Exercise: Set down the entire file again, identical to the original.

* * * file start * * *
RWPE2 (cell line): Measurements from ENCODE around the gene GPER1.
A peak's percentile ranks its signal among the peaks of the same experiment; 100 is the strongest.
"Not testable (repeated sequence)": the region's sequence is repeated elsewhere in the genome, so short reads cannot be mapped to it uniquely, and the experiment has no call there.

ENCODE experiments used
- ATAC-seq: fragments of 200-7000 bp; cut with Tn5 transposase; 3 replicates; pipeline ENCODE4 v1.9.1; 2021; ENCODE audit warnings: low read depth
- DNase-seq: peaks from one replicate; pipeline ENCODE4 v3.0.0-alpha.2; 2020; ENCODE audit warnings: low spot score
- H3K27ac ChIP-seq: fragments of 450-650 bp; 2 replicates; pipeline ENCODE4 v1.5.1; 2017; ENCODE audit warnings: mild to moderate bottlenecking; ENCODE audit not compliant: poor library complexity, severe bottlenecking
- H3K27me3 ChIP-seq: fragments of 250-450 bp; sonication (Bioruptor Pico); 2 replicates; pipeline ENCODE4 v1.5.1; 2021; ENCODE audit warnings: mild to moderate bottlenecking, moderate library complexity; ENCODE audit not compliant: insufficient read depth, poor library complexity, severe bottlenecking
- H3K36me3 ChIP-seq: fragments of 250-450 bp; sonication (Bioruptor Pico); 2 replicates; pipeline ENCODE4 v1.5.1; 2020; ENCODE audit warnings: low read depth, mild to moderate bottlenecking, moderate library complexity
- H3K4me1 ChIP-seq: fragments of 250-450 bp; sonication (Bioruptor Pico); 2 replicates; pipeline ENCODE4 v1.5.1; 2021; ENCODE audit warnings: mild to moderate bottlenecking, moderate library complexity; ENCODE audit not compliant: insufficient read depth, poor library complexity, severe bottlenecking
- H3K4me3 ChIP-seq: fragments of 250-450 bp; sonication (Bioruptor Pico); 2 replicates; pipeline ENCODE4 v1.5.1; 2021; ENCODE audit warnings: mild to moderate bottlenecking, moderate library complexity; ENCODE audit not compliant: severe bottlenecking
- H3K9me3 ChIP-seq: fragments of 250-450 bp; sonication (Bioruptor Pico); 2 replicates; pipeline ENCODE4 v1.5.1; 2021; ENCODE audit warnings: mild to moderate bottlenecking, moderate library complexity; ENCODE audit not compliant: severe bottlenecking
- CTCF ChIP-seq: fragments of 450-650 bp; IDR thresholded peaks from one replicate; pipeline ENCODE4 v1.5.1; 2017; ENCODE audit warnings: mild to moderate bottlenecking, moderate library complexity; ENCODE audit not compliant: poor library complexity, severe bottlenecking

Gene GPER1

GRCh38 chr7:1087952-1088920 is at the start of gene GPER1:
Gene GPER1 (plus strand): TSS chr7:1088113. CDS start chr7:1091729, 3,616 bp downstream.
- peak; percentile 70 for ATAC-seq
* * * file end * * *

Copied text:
RWPE2 (cell line): Measurements from ENCODE around the gene GPER1.
A peak's percentile ranks its signal among the peaks of the same experiment; 100 is the strongest.
"Not testable (repeated sequence)": the region's sequence is repeated elsewhere in the genome, so short reads cannot be mapped to it uniquely, and the experiment has no call there.

ENCODE experiments used
- ATAC-seq: fragments of 200-7000 bp; cut with Tn5 transposase; 3 replicates; pipeline ENCODE4 v1.9.1; 2021; ENCODE audit warnings: low read depth
- DNase-seq: peaks from one replicate; pipeline ENCODE4 v3.0.0-alpha.2; 2020; ENCODE audit warnings: low spot score
- H3K27ac ChIP-seq: fragments of 450-650 bp; 2 replicates; pipeline ENCODE4 v1.5.1; 2017; ENCODE audit warnings: mild to moderate bottlenecking; ENCODE audit not compliant: poor library complexity, severe bottlenecking
- H3K27me3 ChIP-seq: fragments of 250-450 bp; sonication (Bioruptor Pico); 2 replicates; pipeline ENCODE4 v1.5.1; 2021; ENCODE audit warnings: mild to moderate bottlenecking, moderate library complexity; ENCODE audit not compliant: insufficient read depth, poor library complexity, severe bottlenecking
- H3K36me3 ChIP-seq: fragments of 250-450 bp; sonication (Bioruptor Pico); 2 replicates; pipeline ENCODE4 v1.5.1; 2020; ENCODE audit warnings: low read depth, mild to moderate bottlenecking, moderate library complexity
- H3K4me1 ChIP-seq: fragments of 250-450 bp; sonication (Bioruptor Pico); 2 replicates; pipeline ENCODE4 v1.5.1; 2021; ENCODE audit warnings: mild to moderate bottlenecking, moderate library complexity; ENCODE audit not compliant: insufficient read depth, poor library complexity, severe bottlenecking
- H3K4me3 ChIP-seq: fragments of 250-450 bp; sonication (Bioruptor Pico); 2 replicates; pipeline ENCODE4 v1.5.1; 2021; ENCODE audit warnings: mild to moderate bottlenecking, moderate library complexity; ENCODE audit not compliant: severe bottlenecking
- H3K9me3 ChIP-seq: fragments of 250-450 bp; sonication (Bioruptor Pico); 2 replicates; pipeline ENCODE4 v1.5.1; 2021; ENCODE audit warnings: mild to moderate bottlenecking, moderate library complexity; ENCODE audit not compliant: severe bottlenecking
- CTCF ChIP-seq: fragments of 450-650 bp; IDR thresholded peaks from one replicate; pipeline ENCODE4 v1.5.1; 2017; ENCODE audit warnings: mild to moderate bottlenecking, moderate library complexity; ENCODE audit not compliant: poor library complexity, severe bottlenecking

Gene GPER1

GRCh38 chr7:1087952-1088920 is at the start of gene GPER1:
Gene GPER1 (plus strand): TSS chr7:1088113. CDS start chr7:1091729, 3,616 bp downstream.
- peak; percentile 70 for ATAC-seq